The Bar Is Open: A Slot Machine That Pays In Drinks
Gambling just to win silver coins can get boring. Instead, play for a perfectly crafted cocktail. The BarBot was built...
Gambling just to win silver coins can get boring. Instead, play for a perfectly crafted cocktail. The BarBot was built by a team from the hacker collective NYC Resistor as part of a hacking competition co-sponsored by the videocontent company VIMBY and the carmaker Scion. The group started by buying a decommissioned slot machine from Japan on Craigslist. They added graphics to give it a Fear and Loathing in Las Vegas theme, figuring that would be the perfect way to tie together gambling and booze.
Wires soldered onto coils inside the machine determine what you end up drinking. The wired coils magnetically turn the rotors within three spinning wheels, and a computer detects the resulting combination. The team programmed the machine to stop only on mixes you’d find in a bartender’s manual; just for fun, it also pays out tokens, but it yields a drink or a re-spin for a drink every time. The computer receives the result and sends ingredients and proportions for the winning drink to a microcontroller, which directs the bar unit, where pressurized containers store alcohol and mixers. The microcontroller uses solenoid valves to flow the ingredients in timed increments through a group of nozzles. An LED screen displays what’s just been served, along with witty lines inspired by Fear and Loathing. Our favorite: “As your attorney, I advise you to spin!”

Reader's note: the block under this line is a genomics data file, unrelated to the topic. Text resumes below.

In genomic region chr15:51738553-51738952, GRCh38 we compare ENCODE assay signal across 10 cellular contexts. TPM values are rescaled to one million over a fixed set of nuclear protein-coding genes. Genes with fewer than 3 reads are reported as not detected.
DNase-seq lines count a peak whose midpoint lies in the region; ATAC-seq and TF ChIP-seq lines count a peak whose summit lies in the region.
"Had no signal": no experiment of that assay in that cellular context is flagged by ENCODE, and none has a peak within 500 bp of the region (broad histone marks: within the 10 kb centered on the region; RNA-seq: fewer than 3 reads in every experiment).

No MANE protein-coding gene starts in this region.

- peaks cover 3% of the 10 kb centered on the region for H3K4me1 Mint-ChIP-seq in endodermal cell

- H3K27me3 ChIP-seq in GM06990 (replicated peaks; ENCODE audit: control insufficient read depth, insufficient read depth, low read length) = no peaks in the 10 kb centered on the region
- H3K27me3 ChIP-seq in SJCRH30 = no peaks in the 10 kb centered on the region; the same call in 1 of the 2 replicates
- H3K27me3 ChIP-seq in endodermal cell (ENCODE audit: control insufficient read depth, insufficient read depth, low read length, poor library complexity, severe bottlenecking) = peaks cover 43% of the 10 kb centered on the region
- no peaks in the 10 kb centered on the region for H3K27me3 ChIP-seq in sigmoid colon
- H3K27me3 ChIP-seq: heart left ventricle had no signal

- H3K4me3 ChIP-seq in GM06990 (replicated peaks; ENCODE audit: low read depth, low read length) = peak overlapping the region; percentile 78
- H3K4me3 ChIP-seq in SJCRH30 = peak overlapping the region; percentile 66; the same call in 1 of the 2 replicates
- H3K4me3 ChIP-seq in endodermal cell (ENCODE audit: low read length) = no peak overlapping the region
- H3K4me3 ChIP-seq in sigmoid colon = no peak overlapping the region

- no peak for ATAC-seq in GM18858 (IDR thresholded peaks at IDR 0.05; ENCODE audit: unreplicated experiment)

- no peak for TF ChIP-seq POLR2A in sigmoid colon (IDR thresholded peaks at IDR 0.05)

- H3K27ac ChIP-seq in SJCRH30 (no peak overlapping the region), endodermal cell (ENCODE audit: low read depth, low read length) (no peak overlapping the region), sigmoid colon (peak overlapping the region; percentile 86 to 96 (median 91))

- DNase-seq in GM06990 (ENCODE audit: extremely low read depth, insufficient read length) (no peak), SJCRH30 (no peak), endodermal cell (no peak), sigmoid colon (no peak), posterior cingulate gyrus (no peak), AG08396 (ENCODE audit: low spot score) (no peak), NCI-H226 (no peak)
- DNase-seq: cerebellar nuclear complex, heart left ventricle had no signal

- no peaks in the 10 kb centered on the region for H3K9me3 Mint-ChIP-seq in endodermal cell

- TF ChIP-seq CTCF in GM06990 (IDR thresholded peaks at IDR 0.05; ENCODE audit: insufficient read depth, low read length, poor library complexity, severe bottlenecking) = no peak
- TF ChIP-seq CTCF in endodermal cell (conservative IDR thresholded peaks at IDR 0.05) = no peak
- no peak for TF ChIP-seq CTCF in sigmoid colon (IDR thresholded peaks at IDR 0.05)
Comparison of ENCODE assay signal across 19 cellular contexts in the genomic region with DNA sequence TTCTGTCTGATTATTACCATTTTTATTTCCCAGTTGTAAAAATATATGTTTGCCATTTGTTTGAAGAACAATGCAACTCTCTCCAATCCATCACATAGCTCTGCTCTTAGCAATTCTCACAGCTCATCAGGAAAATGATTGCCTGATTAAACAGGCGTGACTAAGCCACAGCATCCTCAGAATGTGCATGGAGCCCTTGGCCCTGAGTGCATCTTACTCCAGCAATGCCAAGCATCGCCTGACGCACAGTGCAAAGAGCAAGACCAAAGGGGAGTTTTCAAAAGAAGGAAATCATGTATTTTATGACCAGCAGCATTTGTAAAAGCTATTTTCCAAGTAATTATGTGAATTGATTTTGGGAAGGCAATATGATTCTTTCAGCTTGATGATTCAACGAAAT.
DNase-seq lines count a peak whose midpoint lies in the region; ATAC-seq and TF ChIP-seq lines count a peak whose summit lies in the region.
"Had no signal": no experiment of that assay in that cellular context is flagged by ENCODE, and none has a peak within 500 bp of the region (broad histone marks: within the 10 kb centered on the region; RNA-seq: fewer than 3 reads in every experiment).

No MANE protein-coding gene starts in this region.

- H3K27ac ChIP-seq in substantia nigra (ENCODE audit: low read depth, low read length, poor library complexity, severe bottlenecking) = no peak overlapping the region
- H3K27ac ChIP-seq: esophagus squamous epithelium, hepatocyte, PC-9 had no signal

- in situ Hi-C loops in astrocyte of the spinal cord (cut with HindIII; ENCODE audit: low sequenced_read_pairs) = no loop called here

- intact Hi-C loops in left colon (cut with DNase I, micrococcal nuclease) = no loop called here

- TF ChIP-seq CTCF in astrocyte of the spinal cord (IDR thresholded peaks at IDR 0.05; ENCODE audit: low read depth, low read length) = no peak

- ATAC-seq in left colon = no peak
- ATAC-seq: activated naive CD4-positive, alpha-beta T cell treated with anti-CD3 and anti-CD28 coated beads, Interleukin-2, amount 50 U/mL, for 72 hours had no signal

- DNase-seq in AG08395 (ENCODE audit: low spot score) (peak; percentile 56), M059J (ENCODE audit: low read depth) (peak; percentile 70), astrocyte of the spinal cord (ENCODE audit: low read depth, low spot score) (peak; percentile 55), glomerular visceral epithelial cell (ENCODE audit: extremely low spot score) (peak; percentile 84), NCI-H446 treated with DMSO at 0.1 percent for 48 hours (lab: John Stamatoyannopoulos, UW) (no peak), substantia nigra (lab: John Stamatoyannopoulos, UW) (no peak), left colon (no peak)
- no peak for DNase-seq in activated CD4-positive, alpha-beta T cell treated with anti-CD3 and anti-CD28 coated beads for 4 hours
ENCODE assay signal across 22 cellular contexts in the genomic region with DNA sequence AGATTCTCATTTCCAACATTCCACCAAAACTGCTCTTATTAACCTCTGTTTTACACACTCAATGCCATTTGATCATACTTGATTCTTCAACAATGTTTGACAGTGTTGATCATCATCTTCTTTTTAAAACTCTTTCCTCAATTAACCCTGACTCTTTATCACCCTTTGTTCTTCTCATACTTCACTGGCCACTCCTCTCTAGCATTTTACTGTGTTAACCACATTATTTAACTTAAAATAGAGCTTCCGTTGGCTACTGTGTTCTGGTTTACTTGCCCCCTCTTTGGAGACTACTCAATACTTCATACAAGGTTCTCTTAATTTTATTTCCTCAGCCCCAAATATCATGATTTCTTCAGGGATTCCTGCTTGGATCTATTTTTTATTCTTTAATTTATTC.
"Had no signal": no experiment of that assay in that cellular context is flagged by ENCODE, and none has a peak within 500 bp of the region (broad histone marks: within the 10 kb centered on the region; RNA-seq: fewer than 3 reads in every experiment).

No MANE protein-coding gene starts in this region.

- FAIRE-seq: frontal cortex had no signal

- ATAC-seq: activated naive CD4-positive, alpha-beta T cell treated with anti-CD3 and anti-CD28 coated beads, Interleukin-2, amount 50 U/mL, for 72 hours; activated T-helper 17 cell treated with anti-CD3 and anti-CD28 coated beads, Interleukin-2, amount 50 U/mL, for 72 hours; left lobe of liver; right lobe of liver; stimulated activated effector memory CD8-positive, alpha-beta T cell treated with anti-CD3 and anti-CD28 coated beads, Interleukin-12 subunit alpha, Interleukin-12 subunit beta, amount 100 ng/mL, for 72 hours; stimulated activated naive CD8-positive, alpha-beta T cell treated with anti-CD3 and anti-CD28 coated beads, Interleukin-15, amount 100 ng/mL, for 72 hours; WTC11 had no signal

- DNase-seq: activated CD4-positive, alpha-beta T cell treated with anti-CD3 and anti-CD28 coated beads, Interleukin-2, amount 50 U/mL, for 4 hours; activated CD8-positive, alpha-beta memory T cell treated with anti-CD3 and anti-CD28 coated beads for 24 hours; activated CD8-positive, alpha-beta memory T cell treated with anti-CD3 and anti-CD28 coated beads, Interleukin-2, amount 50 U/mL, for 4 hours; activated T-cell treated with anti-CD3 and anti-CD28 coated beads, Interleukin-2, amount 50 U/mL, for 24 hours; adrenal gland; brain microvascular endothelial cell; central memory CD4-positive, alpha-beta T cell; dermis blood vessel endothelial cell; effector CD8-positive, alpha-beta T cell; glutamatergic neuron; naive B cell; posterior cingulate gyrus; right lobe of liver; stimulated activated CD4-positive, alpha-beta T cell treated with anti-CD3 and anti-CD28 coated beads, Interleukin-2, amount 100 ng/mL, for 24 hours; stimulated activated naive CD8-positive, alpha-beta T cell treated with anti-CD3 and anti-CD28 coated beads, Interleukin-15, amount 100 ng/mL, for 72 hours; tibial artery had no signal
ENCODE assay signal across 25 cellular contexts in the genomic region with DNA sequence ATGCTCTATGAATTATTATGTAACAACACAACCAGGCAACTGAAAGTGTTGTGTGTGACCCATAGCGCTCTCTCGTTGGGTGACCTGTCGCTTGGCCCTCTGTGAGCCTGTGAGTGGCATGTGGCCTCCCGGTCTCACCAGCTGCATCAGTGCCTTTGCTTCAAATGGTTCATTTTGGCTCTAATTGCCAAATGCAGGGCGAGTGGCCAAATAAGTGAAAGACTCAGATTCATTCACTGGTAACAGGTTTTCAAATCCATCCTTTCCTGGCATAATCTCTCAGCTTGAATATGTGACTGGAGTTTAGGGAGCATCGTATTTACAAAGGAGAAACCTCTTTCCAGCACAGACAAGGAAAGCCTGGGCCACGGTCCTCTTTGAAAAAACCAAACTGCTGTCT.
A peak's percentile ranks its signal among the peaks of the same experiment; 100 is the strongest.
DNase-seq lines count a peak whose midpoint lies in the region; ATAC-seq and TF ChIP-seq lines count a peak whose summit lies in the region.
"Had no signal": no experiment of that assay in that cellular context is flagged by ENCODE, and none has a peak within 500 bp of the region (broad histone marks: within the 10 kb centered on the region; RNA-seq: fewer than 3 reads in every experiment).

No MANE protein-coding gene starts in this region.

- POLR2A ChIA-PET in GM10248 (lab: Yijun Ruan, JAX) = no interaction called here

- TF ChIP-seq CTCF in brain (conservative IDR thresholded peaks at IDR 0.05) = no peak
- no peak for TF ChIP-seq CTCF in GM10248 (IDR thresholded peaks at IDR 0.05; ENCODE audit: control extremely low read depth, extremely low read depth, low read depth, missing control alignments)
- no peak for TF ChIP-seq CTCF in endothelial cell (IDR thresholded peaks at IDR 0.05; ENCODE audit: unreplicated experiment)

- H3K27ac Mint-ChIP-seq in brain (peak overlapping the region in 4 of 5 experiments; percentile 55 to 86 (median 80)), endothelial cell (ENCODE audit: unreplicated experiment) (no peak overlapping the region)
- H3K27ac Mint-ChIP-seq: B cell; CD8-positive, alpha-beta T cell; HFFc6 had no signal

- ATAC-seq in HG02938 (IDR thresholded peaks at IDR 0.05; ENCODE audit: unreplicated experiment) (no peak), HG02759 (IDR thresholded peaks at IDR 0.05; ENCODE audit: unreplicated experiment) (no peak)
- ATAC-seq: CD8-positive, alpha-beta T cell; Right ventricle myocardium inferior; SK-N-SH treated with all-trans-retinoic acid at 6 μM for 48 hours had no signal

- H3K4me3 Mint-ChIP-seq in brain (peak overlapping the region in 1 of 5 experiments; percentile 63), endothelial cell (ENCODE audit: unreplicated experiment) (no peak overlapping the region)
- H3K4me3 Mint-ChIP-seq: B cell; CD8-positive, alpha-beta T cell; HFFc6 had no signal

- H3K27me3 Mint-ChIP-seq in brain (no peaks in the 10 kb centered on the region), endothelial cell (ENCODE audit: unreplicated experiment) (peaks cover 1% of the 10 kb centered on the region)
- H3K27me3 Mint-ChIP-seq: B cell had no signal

Time: 320 hours
Two More Rec-Room Projects
Seattle-based audio/video engineer Andrew Birklid built a digital touch-screen replica of a classic Wurlitzer jukebox using an old laptop, a monitor and some stereo equipment. He replicated a Wurlitzer facade using AutoCAD and inexpensively simulated neon lighting by running electroluminescent wire through a refrigerator water line.
Time: 30 hours
Custom Arcade Game
Sam Seide, a graphic designer from Oklahoma City, converted a workout dummy into a controller for his custom version of the classic boxing game Mike Tyson’s Punch-Out. He cut holes in the dummy and mounted buttons wired to an interface board that converts electrical pulses into commands a PC understands, enabling them to each direct a different move, such as left jab, block, or body blow.
Time: 33 hours